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Opinion | Wednesday, 19 May 2010 Issue. 164

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Dangerous precedents

On 6 May, two things happened in Parliament which made history. The first is that the Clerk of the House succumbed to pressure from the government. The second is the new definition of “direct pecuniary interest”, established by the new Speaker in sitting number 217.
First, the Clerk of the House, whose job is to record each Member of Parliament’s vote by putting down in writing the ‘yes’ or ‘no’. After Dr Justyne Caruana, another eighteen members voted from both sides of the House and until Dr Mario Galea’s vote. This is the way, according to the website of our Parliament, how the members were called to vote for the motion of the Opposition:

Caruana Justyne
Cristina Dolores
Cauchi Gino
Coleiro Preca Marie Louise
Dalli Helene
Debono Grech Joseph
De Marco Mario
Debono Franco
Debono Giovanna
Deguara Louis
Falzon Joseph
Falzon Michael
Farrugia Angelo
Farrugia Jean Pierre
Farrugia Michael
Farrugia Noel
Fenech Antonio
Fenech Adami Beppe
Galea Censu
Galea Mario

Who can blame us for seeing it as very odd, and for looking at Parliament as having insulted our intelligence, when it tells us that after Justyne Caruana’s vote and the other 18 members who voted after her, the Speaker and the Clerk first noted a ‘yes’ vote from Caruana; but when Mario Galea’s vote was heard, and after the clever (but illegal) move by Deputy Prime Minister Tonio Borg, both the Clerk of the House and the Speaker suddenly woke up to realise that Caruana had actually voted ‘yes’, when it was already recorded in the minutes that she had voted ‘no’.

Do not blame us, then, for perceiving Parliament after that sitting as not complying with the terms given to it in the Constitution, because any man in the street knows that Caruana comes 18 members before Galea and it is inconceivable that the Clerk did not hear Caruana say ‘no’; the Nationalist MPs who voted after her did not hear her ‘no’ either – including Education Minister Dolores Cristina, who voted right after Caruana. Instead, they all waited until Mario Galea’s ‘yes’. Even Louis Deguara, who voted before Mario Galea, did not utter a word and they all joined in the chorus led by Deputy Prime Minister Tonio Borg.

So who can blame us for regarding Parliament as a vital asset to the Government?

The second thing that happened on 6 May is that now we have a new definition of what constitutes “direct pecuniary interest”, according to the Permanent Orders of Parliament. The Speaker of the House, Michael Frendo, came to the conclusion that to have direct pecuniary interest you have to directly gain from a tender. It does not matter if you can gain indirectly from that tender.

The Speaker agreed with the arguments of the Government and declared that it has checked the assets of MP Charlo Bonnici in 2008; it checked that the company he works for, Care Malta Limited, is not mentioned in the Auditor General’s report; it checked the Code of Ethics for Members of Parliament and the Permanent Order no 89 and after verifying that the Auditor General did not mention Care Malta Limited in his report, he considered that the employment of Charlo Bonnici as Human Resources Manager of Care Malta Limited did not constitute pecuniary interest in terms of the Standing Orders and the Code of Ethics .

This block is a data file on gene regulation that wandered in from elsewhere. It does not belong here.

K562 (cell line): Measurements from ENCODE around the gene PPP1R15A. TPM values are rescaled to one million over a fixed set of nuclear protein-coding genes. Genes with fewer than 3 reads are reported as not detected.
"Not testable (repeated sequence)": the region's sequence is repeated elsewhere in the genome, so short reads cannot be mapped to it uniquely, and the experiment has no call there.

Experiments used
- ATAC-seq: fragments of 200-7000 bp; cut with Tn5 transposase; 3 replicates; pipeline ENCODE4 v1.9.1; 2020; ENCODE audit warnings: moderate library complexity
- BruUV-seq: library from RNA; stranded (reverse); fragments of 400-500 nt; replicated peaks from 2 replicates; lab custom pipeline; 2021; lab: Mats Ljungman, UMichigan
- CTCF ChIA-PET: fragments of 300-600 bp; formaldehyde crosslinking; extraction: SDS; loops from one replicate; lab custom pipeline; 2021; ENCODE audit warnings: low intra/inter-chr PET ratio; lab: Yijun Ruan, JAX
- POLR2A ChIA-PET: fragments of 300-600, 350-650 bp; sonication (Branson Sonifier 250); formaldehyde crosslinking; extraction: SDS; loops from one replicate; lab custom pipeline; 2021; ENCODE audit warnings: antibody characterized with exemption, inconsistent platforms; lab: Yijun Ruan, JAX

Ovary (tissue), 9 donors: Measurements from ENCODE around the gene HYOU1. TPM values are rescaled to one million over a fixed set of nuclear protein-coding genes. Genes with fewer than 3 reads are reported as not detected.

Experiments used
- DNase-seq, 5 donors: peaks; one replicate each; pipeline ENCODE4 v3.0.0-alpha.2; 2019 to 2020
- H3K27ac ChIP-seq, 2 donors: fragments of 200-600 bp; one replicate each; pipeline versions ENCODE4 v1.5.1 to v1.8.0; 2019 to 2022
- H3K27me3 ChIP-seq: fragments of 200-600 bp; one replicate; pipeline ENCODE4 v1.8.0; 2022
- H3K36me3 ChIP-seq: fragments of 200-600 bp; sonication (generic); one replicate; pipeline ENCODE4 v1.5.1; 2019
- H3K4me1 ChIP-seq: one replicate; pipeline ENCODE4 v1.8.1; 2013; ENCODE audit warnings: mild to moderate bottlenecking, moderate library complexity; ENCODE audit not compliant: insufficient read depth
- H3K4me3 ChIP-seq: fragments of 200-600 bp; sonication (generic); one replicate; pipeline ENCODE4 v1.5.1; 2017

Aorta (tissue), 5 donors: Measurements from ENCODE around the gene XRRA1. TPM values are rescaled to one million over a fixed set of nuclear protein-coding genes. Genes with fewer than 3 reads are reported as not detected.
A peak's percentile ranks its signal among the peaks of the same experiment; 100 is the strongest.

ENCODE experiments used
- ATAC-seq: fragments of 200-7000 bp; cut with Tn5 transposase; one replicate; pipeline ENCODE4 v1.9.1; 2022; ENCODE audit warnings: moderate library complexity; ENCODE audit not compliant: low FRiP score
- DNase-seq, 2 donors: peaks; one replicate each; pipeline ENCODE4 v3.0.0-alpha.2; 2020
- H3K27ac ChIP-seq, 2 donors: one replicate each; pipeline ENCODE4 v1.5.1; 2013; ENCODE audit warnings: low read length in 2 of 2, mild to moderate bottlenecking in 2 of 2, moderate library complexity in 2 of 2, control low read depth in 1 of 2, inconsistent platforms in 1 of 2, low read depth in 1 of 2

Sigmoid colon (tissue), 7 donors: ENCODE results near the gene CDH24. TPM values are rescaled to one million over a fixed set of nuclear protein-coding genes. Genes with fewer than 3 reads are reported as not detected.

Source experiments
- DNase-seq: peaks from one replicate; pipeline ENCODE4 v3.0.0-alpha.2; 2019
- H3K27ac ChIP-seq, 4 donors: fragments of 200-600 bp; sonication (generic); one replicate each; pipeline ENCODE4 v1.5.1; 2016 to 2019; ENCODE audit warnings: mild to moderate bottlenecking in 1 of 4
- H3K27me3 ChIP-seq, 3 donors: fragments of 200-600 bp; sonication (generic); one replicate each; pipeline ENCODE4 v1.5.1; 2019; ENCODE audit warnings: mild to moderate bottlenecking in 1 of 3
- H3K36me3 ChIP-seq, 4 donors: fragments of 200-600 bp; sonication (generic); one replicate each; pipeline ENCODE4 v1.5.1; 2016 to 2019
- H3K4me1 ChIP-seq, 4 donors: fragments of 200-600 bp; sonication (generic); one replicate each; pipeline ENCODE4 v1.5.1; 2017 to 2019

Needless to say the Speaker did not refer to the EU Directive on the definition of ‘pecuniary interest’, and as somebody who proclaims himself to be well conversant with EU laws, it was his duty to refer to the EU and see what it has to say on the terms ‘direct pecuniary interest’. But this is a country where EU membership and EU rules are quoted only to suit our purposes.

It is true that Permanent order 89 states that the Member of Parliament cannot vote if he has a “direct pecuniary interest”, but we cannot play with the definition of “direct” and hide behind the Auditor’s report in order to justify the decision that if your boss is involved in a tender, and one of his companies employs you in a managerial capacity, you have no direct pecuniary interest.

There is no doubt that this has set a very dangerous precedent in all spheres of the tendering procedures in Malta. In the local councils sphere, where council members and mayors declare that they have a pecuniary interest and many times they do not participate in the discussions of any tender, now they have the support of the Speaker by saying that if they are employed with company B, and the boss is submitting the tender, then they have no pecuniary interest because the tender was submitted personally by the boss, or by any of his other companies, and not by company B.

Even the Government now has to look within itself and modify all those legal notices which it published describing the term “pecuniary interest”; as, for example, in the gaming regulations, in the local council regulations, and in many others.

There is no doubt that the dated 6 May is going to be remembered as another black day for Parliament, because it has shown us that playing with words is perfectly legal and playing games with parliamentary democracy is also perfectly legal.

No wonder, then, that Parliament is no place for growing flowers!



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